Asprey loses pounds 9.8m as the rich spend less
Friday 30 June 1995
Asprey's figures were so bad that its third-largest profit contribution came from its pawnbroking division, a sad sign of the times.
The company's flamboyant chief executive, Naim Attallah, who steps down at the end of next year, was still in bullish mood yesterday, saying the company would fight back and the recession could not last forever.
Wearing his trademarks - odd socks and wild tie, together with a gold ring on his little finger and what looked like a diamond stud in his lapel - he said: "I can't change the recession but people are scouring the world for customers, whereas the customers used to come to us. Money doesn't disappear. No one puts it in a sack and burns it, it just changes hands in different ways. We need a break."
Mr Attallah said the Asprey family, who still own 50 per cent of the shares, intended to maintain a stock market listing despite rumblings that they might choose to take the company private. "Nothing is impossible, but as far as I'm concerned they still want to be on the stock market."
The family has lost a fortune as a result of the collapse of Asprey's share price, which has plunged from 430p in 1990 to 73p yesterday. The value of the family's stake has fallen from pounds 175m to pounds 30m.
Asprey's problems are spread throughout the group, principally with stock, where the company has made provisions of pounds 14m. The main Asprey store on Bond Street saw sales slump by nearly 20 per cent. Mappin & Webb made a loss of pounds 397,000 while Watches of Switzerland lost pounds 661,000 and Les Ambassadeurs pounds 331,000.
Mr Attallah has already announced a store closure programme but warned that more could close if they did not return to profit. Half a dozen were making marginal losses and would be given two or three years to edge into the black.
He said the company planned to continue broadening its customer base.
- 1 Five-year-old Iris Grace is raising awareness of autism through her extraordinary paintings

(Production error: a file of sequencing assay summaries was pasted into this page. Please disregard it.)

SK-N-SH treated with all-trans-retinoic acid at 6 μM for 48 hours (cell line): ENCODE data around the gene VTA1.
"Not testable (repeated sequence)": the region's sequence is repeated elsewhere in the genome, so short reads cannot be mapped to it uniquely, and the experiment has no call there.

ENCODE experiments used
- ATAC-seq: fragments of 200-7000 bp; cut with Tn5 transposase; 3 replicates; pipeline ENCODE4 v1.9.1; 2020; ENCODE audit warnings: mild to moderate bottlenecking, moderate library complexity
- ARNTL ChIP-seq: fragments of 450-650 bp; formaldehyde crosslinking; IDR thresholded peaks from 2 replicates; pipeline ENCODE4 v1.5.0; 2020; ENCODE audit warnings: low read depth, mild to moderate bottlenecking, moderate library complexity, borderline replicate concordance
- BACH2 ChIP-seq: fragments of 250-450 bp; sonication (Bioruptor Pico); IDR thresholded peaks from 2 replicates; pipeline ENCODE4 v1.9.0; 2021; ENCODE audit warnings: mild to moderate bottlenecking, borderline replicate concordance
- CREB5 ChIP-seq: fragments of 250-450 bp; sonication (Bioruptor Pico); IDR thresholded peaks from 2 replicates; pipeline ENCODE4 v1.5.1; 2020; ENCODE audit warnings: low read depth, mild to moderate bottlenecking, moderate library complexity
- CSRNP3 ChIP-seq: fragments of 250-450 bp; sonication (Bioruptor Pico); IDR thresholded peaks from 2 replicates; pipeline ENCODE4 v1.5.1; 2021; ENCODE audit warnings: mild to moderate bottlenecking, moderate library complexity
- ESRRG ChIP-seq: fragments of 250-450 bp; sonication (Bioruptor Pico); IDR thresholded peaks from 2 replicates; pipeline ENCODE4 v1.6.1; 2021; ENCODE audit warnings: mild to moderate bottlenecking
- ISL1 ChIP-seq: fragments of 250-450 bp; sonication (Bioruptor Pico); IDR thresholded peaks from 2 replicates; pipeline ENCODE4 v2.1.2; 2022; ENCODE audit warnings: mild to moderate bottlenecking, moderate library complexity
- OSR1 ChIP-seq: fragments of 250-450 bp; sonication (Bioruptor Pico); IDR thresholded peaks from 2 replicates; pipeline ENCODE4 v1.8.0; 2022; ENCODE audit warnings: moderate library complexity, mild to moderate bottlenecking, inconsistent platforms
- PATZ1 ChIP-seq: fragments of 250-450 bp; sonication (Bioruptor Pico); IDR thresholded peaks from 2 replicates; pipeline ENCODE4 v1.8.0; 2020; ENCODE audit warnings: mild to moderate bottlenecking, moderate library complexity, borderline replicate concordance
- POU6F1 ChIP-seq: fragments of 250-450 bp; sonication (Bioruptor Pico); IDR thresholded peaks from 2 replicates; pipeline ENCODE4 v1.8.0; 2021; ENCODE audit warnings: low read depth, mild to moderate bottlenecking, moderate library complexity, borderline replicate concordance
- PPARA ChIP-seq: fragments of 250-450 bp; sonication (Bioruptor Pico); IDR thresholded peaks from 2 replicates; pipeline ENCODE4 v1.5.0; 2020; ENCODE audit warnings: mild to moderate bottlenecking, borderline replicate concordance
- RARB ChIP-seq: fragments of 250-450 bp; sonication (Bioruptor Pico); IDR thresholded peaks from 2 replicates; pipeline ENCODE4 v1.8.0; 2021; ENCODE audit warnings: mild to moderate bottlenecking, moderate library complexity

- 2 Car tax disc changes: Two days to go - and they affect you much more than just not displaying a piece of paper
- 3 The Simpsons death: Creator Al Jean would 'kill himself' before character like Homer or Lisa
- 4 British man raped while urinating in bushes at Oktoberfest beer festival in Germany
- 5 A teacher speaks out: 'I'm effectively being forced out of a career that I wanted to love'
Five-year-old Iris Grace is raising awareness of autism through her extraordinary paintings
Car tax disc changes: Two days to go - and they affect you much more than just not displaying a piece of paper
Isis an hour away from Baghdad - with no sign of Iraq army being able to make a successful counter-attack
British man raped while urinating in bushes at Oktoberfest beer festival in Germany
George Clooney and Amal Alamuddin wedding: The famous congratulate actor and human rights lawyer after Venice nuptials
Isis, we are told, is a 'clear and dangerous threat to our way of life'. I’m sorry, but I just don’t buy it
Exclusive: 'Putin's Russia has been my biggest regret,' says Nato's outgoing Secretary General
'Women, walk wherever you want' posters taken down in Stamford Hill following 'unacceptable' signs separating men and women
There’s no excuse for Dave Lee Travis’s behaviour, but we need to keep a sense of proportion
Mark Reckless becomes second Tory MP to defect to Ukip in a month
Should gay sex be illegal? 16% of Britons think so
- < Previous
- Next >
iJobs Money & Business
NEGOTIABLE: Austen Lloyd: TRUST ACCOUNTANT - KENTIf you are a Chartered Accou...
£18000 - £20000 per annum + OTE £30000: SThree: SThree are a global FTSE 250 b...
Highly Competitive Salary: Austen Lloyd: CITY - Law Costs Draftsperson - NICHE...
£300 - £330 per day: Ashdown Group: SQL Developer (Stored Procedures) Watford...